Several high rise buildings are situated near TPT. These include Tokyo Bay Intercontinental Hotel. However, the (Bayside) Azur Takeshiba Hotel where I stayed (12,705 yen or approx. USD 102/night including taxes for a single without breakfast; my room was spotless but tiny and featured no English TV stations; the reception desk is on the fourth floor), is a better landmark because it bears the word "Azur" high on its side. This can be seen from quite a distance, though not immediately when one exits from Hamamatsucho Station. The Azur Takeshiba is adjacent to TPT, separated only by a small semi-circular plaza in the middle of which is an old wooden sailing ship's mast (there is no ship - just the mast).
TPT is at ground level. But it is hidden under the elevated promenade along Takeshiba Pier. TPT is between the Azur Takeshiba Hotel and the Tokyo Bay Intercontinental Hotel. There is one office building between TPT and the Tokyo Bay Intercontinental Hotel.
In order to receive my one way ferry ticket from Tokyo to Chichi-jima, I had to hand my exchange order (the Japanese language travel document which I was carrying and which resembled an air ticket printed on cardboard stock) to the clerk at window number 8 in Takeshiba Passenger Terminal. This was not allowed until less than two hours prior to departure.
There is an information office at TPT, but not every person working in the office speaks English. Interestingly, one gentleman who spoke no English could write a few words of English - enough, in fact, so that I could figure out what time boarding would take place. (He wrote, "On ship ") Boarding commenced about 45 minutes prior to departure. The line formed out in the plaza. I unwittingly "took cuts" as boarding began by entering the line directly through the left-hand exit of the TPT rather than going out to the plaza first to get in line. No one seemed to notice or care, probably because I was one of about 10 non-Japanese passengers to board. Most of those other foreigners appeared to be boyfriends or girlfriends of Japanese passengers.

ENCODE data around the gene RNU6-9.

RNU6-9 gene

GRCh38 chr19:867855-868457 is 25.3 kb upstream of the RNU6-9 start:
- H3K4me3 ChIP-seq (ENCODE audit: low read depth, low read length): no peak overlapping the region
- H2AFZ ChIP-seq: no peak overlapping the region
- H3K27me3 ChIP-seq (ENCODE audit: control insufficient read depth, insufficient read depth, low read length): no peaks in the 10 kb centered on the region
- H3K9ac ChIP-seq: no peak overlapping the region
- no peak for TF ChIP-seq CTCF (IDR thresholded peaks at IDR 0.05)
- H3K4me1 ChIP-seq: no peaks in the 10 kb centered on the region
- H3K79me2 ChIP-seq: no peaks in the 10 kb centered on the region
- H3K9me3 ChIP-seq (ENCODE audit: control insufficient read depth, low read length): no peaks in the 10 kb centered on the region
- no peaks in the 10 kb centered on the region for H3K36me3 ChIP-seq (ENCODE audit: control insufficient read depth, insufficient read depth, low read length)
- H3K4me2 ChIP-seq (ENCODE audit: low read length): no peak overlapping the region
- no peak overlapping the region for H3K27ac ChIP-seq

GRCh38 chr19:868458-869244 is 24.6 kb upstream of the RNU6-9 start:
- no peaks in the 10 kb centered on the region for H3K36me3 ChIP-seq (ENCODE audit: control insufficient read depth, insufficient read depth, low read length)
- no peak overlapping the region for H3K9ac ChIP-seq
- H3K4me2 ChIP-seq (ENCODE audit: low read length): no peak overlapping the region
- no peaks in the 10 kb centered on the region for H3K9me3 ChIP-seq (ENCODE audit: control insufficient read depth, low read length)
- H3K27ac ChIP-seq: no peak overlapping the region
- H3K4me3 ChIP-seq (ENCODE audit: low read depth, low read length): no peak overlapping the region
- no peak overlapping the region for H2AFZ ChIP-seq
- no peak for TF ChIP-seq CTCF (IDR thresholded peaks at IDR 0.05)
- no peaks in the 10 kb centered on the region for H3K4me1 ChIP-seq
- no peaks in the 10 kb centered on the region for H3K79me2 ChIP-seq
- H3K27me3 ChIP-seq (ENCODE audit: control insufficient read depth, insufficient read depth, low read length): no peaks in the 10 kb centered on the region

Incidentally, there are plenty of vending machines in the TPT and also a change machine. There are well-marked toilets too. I didn't use it, but there is even an office where one can check baggage which is then be loaded onto the ferry and delivered back upon arrival at Chichi-jima.
The ferry, Ogasawara Maru, 6,700 tons and holding several containers and hundreds of passengers (perhaps 500 passengers?? - this is just a guess), departed from Tokyo exactly on time at ; and it was comp0letely full on